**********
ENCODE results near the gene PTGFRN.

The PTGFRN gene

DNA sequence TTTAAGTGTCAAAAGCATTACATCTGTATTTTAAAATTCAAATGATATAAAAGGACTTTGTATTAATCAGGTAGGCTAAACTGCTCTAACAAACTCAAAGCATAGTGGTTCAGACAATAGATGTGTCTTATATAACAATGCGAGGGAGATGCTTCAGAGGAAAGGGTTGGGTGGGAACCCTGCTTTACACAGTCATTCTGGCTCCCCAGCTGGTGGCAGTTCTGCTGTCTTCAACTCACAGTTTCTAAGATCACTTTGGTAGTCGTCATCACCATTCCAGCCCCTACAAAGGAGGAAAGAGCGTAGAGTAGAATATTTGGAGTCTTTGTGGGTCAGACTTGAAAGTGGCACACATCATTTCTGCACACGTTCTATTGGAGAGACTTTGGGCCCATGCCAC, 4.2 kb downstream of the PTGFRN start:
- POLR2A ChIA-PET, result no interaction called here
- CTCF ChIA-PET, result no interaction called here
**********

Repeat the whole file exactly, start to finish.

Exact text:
ENCODE results near the gene PTGFRN.

The PTGFRN gene

DNA sequence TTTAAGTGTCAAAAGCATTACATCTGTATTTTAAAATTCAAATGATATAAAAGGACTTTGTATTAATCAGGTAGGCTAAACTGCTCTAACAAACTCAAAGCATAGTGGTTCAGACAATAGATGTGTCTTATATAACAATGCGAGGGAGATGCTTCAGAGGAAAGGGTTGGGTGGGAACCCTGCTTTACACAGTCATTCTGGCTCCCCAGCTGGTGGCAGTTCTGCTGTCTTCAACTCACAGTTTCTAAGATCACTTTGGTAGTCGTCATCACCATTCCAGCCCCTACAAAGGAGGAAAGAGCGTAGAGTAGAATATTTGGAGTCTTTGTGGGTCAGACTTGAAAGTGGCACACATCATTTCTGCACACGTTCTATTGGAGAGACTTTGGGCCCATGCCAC, 4.2 kb downstream of the PTGFRN start:
- POLR2A ChIA-PET, result no interaction called here
- CTCF ChIA-PET, result no interaction called here